Saturday 18 November 2017

Doctor weeps at inquest into the death of patient after operation

Nicola Anderson

Nicola Anderson

A CONSULTANT gynaecologist broke down in tears at an inquest into the death of a patient from complications following a hysterectomy.

Dr Mona Joyce said she had done her best for Linda Royal (50) of Forest Green, Kingswood Heights, Tallaght in Dublin.

Mrs Royal died at St James's Hospital on September 29 2008, six days after the elective hysterectomy had been performed at the private Mount Carmel Hospital in Dublin.

Dr Joyce told the inquest at the Dublin City Coroner's Court yesterday that she was a "caring doctor" who had not ignored the warning signs of an impending serious outcome.

A solicitor for the family, Damien Tansey, put it to Dr Joyce that she had insisted that Mrs Royal was urgently seen by surgeons at St James's once her patient's condition had deteriorated "dramatically" on September 28.

"If you had pulled out all the stops on September 26, we wouldn't be here today," he suggested.

Dr Joyce became upset, saying: "If I'd known the train was going to crash, I would have escorted my patient off it."

Complications

Had she had known Ms Royal was developing such "rare complications", she would not have stood idly by, she said.

In the days following Mrs Royal's hysterectomy, the levels of pain relief administered to her had been routine and her symptoms had been normal.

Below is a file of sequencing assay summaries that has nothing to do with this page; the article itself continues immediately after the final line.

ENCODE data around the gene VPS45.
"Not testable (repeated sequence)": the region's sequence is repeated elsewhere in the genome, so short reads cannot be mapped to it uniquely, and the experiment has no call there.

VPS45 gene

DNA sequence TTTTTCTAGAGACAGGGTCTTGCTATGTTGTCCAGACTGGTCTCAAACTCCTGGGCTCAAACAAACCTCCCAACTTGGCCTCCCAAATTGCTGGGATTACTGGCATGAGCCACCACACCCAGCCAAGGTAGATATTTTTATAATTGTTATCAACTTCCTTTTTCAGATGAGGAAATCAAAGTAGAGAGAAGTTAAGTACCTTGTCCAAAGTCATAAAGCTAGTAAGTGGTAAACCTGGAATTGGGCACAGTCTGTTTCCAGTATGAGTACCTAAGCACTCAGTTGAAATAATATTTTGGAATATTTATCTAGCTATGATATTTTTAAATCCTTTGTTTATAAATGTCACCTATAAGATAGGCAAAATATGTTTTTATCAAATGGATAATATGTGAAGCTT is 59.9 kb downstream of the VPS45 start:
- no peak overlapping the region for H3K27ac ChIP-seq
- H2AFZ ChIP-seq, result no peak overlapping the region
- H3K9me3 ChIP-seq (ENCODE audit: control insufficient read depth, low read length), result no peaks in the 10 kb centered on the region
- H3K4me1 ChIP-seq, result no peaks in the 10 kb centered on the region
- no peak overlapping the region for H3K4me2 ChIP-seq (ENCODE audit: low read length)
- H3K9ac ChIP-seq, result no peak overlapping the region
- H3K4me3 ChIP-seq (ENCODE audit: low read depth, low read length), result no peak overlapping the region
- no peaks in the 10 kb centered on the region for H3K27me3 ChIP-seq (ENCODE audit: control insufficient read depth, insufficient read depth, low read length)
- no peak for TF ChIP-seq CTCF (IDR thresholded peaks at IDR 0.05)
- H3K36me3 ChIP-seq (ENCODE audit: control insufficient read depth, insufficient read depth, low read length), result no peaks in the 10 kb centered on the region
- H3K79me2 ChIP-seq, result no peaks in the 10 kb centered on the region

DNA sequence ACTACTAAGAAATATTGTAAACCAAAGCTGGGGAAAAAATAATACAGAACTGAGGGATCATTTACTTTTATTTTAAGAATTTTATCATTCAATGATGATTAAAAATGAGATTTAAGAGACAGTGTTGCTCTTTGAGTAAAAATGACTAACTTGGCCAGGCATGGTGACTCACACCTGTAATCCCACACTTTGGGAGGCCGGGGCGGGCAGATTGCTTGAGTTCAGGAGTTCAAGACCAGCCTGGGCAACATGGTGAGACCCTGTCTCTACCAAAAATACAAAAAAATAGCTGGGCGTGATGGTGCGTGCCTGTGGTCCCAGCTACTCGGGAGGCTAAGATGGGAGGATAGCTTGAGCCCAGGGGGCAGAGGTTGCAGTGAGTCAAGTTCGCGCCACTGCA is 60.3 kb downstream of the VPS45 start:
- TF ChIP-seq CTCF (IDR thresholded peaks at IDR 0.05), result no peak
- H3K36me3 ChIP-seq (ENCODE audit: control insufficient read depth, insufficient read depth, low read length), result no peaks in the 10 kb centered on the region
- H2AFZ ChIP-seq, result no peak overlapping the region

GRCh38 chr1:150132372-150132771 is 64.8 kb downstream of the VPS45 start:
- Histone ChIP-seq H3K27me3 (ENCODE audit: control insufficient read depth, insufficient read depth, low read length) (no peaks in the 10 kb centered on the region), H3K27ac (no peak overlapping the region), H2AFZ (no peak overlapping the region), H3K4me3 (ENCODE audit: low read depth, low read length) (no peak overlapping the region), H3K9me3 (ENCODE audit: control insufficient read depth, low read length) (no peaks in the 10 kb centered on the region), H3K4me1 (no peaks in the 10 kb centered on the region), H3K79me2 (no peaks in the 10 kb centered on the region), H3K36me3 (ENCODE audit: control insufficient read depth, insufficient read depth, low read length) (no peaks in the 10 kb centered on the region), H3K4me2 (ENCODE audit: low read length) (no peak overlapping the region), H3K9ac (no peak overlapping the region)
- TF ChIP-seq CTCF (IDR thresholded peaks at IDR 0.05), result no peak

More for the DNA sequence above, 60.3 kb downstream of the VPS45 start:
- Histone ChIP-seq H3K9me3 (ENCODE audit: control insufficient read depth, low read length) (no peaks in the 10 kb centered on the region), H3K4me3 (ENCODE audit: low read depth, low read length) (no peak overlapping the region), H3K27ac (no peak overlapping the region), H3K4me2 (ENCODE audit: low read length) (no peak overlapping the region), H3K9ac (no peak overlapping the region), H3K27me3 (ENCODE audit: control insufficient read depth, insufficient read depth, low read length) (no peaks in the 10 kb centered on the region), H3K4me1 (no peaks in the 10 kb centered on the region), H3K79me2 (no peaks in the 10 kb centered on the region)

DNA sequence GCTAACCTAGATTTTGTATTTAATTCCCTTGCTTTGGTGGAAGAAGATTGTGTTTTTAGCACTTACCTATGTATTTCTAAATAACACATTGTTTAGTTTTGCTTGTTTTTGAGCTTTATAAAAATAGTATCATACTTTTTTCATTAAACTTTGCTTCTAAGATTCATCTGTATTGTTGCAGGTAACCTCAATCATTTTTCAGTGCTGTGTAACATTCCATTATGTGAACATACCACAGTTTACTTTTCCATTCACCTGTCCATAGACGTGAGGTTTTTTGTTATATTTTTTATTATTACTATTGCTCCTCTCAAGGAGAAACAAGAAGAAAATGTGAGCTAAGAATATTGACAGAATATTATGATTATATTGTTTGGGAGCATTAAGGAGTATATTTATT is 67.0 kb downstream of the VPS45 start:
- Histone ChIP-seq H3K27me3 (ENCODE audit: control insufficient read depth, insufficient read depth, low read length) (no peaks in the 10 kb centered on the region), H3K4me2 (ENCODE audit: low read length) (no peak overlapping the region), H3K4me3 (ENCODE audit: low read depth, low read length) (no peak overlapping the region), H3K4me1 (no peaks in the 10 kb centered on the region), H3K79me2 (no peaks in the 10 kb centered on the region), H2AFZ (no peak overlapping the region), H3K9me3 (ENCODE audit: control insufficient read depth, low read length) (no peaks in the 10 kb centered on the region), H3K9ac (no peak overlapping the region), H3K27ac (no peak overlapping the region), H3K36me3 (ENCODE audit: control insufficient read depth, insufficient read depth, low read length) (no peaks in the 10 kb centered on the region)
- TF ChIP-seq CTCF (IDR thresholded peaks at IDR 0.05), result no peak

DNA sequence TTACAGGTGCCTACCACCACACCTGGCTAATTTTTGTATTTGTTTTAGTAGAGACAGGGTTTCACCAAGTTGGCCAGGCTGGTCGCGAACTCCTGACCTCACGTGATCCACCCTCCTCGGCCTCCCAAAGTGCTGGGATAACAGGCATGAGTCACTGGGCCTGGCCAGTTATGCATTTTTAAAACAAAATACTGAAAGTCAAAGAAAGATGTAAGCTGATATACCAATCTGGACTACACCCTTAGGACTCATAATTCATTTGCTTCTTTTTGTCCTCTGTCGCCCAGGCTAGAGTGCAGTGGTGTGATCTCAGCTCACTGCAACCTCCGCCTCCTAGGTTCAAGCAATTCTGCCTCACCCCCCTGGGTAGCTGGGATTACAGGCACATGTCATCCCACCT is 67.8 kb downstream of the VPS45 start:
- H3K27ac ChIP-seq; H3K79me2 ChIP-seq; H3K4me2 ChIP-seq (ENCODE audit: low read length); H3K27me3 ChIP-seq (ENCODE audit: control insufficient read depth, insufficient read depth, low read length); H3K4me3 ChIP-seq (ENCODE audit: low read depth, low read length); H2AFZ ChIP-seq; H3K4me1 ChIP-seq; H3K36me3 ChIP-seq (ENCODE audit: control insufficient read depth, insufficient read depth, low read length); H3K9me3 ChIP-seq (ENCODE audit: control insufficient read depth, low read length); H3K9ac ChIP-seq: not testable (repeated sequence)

Examining her on September 26, Dr Joyce said she did not get any "flashing lights".

Two days later, Mrs Royal was in distress with increasing abdominal pain. There was no urine output, which Dr Joyce agreed was a sign that Ms Royal's kidneys were failing.

Questioned by Mr Tansey, Dr Joyce said it was not until that day that she considered "something unusual" had happened and that up until then, Ms Royal's condition had been no different from any other woman after the same operation.

Mr Tansey suggested that when the tests came back on September 28 they were indicative of a "very ill woman" and Dr Joyce agreed.

She said the post mortem report had shown no surgical misadventure. Ms Royal had bowel ischemia, which she said was "extremely rare."

Earlier at yesterday's hearing, a clinical nurse at Mount Carmel, Marie Flynn, testified that on the day before Mrs Royal's death, she had witnessed her "squirming around" in pain in the high-dependency unit. Two hours later, she was removed to St James's.

The inquest was adjourned for mention on April 1.

Irish Independent

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